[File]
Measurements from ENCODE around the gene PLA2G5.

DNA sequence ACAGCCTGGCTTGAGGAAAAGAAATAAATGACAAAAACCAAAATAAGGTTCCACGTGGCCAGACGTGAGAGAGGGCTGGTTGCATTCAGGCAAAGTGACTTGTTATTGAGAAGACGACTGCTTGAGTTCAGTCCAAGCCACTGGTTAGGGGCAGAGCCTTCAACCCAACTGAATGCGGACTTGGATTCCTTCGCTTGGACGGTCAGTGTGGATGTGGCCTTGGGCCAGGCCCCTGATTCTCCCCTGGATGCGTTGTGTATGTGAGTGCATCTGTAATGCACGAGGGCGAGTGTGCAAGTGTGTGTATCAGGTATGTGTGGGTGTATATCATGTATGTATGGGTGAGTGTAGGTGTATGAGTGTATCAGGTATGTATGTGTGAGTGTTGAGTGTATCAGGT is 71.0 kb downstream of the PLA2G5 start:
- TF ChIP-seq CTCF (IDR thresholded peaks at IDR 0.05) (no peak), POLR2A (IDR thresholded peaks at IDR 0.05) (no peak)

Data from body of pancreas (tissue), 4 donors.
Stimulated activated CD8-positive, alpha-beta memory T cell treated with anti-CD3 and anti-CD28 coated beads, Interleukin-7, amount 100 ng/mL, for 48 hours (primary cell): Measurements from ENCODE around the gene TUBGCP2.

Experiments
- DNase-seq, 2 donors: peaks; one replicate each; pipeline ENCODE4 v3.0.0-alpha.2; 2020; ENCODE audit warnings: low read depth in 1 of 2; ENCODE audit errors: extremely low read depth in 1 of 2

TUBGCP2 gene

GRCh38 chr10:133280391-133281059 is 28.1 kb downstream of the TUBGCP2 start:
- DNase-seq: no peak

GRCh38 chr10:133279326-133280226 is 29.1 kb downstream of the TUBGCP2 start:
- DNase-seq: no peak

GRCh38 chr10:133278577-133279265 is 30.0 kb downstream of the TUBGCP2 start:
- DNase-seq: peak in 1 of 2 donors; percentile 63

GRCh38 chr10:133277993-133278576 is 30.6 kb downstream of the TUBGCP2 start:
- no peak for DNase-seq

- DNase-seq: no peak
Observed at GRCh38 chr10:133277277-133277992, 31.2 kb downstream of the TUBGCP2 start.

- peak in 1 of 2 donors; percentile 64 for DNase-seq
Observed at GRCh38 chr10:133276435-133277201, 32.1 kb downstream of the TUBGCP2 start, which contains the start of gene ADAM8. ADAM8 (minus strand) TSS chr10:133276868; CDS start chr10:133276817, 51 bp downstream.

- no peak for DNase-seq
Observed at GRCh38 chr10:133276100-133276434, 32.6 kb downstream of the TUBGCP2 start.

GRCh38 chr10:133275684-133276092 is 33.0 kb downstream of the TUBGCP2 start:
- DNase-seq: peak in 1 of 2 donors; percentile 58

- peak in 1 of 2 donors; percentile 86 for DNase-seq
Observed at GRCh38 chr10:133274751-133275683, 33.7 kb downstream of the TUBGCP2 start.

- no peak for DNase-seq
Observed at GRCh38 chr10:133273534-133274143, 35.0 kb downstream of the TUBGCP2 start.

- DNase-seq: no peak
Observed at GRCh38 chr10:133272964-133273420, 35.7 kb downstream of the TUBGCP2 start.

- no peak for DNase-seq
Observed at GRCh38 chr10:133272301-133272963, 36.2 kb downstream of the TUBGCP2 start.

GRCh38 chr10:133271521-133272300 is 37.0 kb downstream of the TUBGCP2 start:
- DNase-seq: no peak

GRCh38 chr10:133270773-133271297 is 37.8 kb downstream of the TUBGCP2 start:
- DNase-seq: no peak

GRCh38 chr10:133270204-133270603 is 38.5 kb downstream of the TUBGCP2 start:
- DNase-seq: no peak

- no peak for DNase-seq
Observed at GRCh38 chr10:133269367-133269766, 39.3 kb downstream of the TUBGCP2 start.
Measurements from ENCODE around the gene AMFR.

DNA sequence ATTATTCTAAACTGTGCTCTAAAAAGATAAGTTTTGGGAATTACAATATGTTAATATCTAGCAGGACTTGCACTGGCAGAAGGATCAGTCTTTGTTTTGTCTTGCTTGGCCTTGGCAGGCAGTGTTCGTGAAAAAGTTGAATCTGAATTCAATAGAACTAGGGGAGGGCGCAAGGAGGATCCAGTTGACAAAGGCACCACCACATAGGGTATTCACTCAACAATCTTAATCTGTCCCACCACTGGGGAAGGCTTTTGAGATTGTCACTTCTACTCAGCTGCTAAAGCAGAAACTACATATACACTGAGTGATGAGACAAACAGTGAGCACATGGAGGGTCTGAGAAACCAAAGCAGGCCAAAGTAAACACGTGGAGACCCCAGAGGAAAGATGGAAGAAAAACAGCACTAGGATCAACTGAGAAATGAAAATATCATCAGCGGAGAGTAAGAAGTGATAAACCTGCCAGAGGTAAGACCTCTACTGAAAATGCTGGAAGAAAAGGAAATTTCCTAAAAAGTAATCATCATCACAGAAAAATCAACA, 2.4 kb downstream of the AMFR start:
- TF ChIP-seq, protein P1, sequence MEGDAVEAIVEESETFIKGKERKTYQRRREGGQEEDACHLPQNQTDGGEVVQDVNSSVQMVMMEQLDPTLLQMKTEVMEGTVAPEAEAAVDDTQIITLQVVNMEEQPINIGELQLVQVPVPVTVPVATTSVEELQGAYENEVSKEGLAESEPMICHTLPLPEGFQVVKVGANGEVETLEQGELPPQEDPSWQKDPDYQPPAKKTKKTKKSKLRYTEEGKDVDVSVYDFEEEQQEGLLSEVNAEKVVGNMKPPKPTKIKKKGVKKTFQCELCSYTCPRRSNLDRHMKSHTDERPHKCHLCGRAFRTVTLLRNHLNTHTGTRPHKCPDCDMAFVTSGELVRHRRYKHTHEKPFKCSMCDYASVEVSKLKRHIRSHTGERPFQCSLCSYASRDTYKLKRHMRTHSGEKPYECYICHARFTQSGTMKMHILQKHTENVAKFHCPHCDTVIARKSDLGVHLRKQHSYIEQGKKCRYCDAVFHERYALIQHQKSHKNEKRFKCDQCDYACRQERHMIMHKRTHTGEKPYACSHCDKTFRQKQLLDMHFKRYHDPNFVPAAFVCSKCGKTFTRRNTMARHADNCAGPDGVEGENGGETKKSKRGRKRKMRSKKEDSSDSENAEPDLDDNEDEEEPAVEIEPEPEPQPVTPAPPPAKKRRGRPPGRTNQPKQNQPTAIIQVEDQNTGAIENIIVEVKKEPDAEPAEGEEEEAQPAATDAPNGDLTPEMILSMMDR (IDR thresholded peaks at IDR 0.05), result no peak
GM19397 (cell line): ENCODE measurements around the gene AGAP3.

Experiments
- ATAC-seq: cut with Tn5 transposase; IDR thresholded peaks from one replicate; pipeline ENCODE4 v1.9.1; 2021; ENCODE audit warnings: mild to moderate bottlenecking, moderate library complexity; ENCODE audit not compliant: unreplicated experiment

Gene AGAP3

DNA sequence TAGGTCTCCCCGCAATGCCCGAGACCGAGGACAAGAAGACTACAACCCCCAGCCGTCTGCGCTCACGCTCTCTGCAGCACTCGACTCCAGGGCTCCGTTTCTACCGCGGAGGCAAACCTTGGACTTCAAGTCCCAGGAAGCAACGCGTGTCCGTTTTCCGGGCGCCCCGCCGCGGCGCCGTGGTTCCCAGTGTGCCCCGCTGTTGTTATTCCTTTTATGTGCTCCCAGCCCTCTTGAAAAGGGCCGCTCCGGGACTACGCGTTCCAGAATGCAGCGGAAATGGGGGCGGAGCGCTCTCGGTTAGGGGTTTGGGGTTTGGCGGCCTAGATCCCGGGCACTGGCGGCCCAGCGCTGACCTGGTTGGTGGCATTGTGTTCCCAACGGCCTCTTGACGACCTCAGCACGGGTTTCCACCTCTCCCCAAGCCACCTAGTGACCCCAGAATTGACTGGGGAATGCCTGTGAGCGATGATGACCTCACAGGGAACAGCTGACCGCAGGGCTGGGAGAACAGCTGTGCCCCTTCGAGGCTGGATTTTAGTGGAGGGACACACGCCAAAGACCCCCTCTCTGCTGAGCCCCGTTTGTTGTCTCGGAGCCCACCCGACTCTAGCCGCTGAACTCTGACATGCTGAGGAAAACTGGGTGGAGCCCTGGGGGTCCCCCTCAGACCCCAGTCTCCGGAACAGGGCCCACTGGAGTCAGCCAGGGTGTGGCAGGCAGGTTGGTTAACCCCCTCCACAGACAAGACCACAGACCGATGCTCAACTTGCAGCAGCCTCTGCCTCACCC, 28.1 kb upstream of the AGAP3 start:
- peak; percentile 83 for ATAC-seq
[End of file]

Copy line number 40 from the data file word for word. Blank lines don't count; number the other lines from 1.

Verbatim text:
Observed at GRCh38 chr10:133269367-133269766, 39.3 kb downstream of the TUBGCP2 start.